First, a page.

Further, FreeScore affirmatively represented that its services could improve, or help improve, consumers’ credit record, history, or rating. FreeScore’s FICO page asks, “So how can you deal with or improve a FICO® score?” It continues, “many find that the best solution is preventative credit maintenance.” The page concludes, “Learning to manage your credit starts with getting informed about your credit. That means utilizing services like credit monitoring to find out what may be changing in your credit history report; those changes can have an immediate effect on your credit score.” Thus, FreeScore claimed both explicitly and implicitly that its services could improve or assist in improving consumers’ credit records. Of course, FreeScore’s “self-serving disclaimer” was ineffective, given its own representations.
Comment: The FTC’s rule is that lawyerly parsing of the kind that might avoid a perjury conviction isn’t enough for an ad. Juxtaposing so many words about improving credit scores with FreeScore’s services clearly implies that the service will help raise scores.
The court continued: “FreeScore offers services aimed at improving future creditworthy behavior with prospective promises of improved credit. It advertises on FreeScore.com that consumers must ‘ensure [their] Credit Report is clean,’ ‘[s]pot damaging inaccuracies’ on their credit reports, and ‘start [their] climb to financial freedom’ by utilizing the services it offers.” Its TV ad stated that consumers who used FreeScore would be able to “fix errors on [their] credit report,” and that credit scores can determine whether consumers can “get a loan, a better interest rate, or a new job.”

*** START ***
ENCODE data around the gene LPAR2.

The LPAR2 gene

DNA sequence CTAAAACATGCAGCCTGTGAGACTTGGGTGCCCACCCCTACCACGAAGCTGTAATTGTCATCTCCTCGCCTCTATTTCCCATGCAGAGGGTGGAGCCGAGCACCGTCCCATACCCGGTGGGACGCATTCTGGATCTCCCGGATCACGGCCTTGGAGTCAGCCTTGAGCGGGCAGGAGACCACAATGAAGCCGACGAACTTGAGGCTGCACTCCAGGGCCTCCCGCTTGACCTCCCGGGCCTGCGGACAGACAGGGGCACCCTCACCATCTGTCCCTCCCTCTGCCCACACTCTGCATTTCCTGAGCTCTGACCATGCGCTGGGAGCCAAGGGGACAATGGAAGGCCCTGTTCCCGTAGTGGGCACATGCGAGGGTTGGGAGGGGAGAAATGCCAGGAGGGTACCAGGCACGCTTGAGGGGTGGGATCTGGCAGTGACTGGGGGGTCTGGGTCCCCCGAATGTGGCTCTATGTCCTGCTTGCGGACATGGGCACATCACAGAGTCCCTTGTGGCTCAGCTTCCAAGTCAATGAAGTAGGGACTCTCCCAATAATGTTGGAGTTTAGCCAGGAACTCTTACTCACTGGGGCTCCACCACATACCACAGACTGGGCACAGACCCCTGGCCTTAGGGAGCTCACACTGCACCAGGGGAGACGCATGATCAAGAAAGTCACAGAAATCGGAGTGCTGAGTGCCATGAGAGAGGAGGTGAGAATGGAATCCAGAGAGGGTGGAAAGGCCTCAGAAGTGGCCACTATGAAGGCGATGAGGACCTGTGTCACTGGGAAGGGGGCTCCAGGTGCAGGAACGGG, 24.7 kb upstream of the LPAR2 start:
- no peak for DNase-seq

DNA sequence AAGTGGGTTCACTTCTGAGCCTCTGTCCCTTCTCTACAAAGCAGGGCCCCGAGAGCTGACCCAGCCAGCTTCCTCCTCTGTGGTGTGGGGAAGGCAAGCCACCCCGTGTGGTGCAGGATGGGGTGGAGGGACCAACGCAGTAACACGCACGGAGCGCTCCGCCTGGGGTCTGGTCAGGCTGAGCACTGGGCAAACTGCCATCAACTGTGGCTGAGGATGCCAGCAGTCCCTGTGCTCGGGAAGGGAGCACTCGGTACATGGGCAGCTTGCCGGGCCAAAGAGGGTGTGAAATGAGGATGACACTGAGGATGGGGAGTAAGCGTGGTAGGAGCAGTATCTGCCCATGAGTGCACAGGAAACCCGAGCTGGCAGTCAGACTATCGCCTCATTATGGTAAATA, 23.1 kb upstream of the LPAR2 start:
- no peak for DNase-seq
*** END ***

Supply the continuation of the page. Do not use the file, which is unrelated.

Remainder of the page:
FreeScore said it only promised to provide information, not to “improve” a consumer’s credit. But FreeScore’s ads clearly went beyond providing information. It even recommended a course of action to consumers: use FreeScore.com to “[s]pot damaging inaccuracies,” and use “[i]nstant email alerts … so [they] can make corrections fast!” FreeScore wasn’t just selling data—it was giving advice about what consumers could or should do with the data. “The overall net impression communicated by FreeScore.com is that in order to ‘repair a damaged credit score,’ the ‘best solution’ is to ‘utilize[e] services like credit monitoring,’ which ‘can have an immediate effect on your credit score.’” (Note that the “immediate effect” language might look to a lawyer like it was referring to the errors, but that’s not what a reasonable consumer targeted by such services would likely take away.)
Other cases have found similarly with respect to defendants that promised things like “personal credit analysis.” As with those defendants, “FreeScore, while not actually providing credit repair services, has represented that it can or will sell, provide, or perform a service for the purpose of providing advice or assistance to a consumer with regard to improving a consumer’s credit record, history, or rating.” Literal alteration of historical records isn’t required to be a credit repair organization. FreeScore’s ads gave the net overall impression that its services would improve consumers’ credit.